Carbon dating accuracy christian
Woods, a college physics teacher, who criticized not the technical process of C-14 activity measurement but the assumptions by which the dating results were interpreted.
He conceded that C-14 dating was accurate to 4,500 years, but said that dating beyond this was extrapolation beyond the accuracy controls of the method.
One group has been made up of fundamentalist evangelicals, who accepted the global effect of Noah's flood and a young earth and rejected radioactive dates.
The other, non-literalist group of evangelicals accepted some kinds of evolutionary uniformitarian hypotheses and radioactive dating.
Most orthodox SDA members accepted the Pricean flood geology and therefore criticized C-14 dating.
One of the first Adventist critics of C-14 dates was Robert W.
Although he sometimes accepted the antiquity of the earth by subscribing to the gap theory, Since the late 1930s, Price's disciples in both evangelical and Adventist circles actively sought to establish organizations committed to strict creationism.
Pleochroic halos are produced in minerals such as mica when they are bombarded by alpha particles from radioactive nuclei enclosed in the mineral.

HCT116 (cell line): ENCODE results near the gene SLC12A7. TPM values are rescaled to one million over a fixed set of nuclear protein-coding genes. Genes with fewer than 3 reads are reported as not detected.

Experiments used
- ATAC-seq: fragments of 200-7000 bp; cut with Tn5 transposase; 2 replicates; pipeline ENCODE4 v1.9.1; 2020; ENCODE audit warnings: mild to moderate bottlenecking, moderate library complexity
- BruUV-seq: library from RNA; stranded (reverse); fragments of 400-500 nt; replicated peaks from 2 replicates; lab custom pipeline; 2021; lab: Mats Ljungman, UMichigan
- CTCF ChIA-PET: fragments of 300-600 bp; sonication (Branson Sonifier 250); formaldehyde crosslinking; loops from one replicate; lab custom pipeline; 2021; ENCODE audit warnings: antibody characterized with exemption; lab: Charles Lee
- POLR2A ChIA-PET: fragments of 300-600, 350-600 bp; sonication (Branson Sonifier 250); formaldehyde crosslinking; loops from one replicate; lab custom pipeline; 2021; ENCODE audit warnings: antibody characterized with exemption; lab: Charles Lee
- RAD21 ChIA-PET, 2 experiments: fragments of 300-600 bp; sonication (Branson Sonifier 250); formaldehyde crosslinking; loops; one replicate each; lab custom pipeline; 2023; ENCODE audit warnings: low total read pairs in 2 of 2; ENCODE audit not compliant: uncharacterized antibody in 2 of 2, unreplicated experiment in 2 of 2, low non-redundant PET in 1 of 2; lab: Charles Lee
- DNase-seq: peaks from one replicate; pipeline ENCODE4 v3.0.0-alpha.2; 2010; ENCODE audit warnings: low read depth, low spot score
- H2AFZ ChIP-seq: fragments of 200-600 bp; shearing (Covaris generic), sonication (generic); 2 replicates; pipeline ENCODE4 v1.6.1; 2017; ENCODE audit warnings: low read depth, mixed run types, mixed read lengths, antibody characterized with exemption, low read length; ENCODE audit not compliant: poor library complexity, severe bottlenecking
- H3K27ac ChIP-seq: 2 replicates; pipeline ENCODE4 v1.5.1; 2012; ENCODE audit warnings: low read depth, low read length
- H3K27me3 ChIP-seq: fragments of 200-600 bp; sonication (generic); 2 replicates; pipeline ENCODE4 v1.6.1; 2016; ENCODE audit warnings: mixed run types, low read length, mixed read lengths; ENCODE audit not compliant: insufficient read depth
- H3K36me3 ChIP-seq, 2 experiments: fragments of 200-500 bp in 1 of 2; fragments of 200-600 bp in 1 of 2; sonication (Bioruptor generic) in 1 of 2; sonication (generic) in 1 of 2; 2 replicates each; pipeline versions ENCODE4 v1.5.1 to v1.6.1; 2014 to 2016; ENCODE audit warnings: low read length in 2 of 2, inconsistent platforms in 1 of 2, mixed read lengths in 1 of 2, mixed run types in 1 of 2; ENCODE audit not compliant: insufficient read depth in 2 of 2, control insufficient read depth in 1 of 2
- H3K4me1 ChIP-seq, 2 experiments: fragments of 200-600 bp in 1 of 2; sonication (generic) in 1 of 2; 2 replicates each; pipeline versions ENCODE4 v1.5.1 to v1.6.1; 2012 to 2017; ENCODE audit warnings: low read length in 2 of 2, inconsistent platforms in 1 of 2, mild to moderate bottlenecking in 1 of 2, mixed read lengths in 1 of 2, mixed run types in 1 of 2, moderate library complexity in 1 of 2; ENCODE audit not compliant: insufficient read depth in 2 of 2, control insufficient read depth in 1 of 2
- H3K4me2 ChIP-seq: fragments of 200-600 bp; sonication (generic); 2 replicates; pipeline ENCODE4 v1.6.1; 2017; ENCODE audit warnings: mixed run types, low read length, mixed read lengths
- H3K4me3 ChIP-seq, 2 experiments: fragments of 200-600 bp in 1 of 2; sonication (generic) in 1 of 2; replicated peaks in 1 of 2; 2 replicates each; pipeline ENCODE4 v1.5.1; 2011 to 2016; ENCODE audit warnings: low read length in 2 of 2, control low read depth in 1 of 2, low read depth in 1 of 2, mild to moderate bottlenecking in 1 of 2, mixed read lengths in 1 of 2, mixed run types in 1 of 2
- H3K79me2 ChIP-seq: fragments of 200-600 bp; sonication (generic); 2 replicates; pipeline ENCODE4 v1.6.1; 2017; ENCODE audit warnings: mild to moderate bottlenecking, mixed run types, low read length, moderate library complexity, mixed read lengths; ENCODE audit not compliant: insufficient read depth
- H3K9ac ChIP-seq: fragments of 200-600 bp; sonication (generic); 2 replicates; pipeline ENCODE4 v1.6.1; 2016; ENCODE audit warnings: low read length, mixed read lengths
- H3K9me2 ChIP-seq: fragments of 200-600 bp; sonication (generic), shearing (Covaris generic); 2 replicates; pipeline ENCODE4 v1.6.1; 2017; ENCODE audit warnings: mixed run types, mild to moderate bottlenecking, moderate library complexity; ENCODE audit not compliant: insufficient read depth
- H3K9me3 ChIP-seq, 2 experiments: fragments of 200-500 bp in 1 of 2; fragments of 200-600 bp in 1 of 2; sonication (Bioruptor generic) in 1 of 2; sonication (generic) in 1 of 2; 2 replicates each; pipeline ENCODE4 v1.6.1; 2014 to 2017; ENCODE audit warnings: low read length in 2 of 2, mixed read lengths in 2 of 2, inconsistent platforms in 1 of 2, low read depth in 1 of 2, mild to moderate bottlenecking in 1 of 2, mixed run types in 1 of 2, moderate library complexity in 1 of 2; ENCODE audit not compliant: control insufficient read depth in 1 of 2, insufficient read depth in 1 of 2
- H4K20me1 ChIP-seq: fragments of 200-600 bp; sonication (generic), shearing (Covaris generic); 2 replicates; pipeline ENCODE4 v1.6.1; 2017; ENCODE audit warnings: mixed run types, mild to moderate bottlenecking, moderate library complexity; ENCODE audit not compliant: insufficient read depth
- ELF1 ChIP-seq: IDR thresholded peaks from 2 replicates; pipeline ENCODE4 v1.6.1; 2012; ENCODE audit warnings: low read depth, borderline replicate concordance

Gentry argued that these halos indicated that some of the Precambrian rocks were created suddenly and recently.
This paper traces the reactions of Seventh-day Adventists and American evangelical Christians toward C-14 dating.
Among several radioactive dating methods, the radiocarbon (C-14) dating method (which was invented by Willard Frank Libby of the University of Chicago in the late 1940s) occupies a special position in archaeology and ancient history, as well as geology, because it can give the absolute age of those carbonaceous archaeological findings that were not older than the half-life of C-14.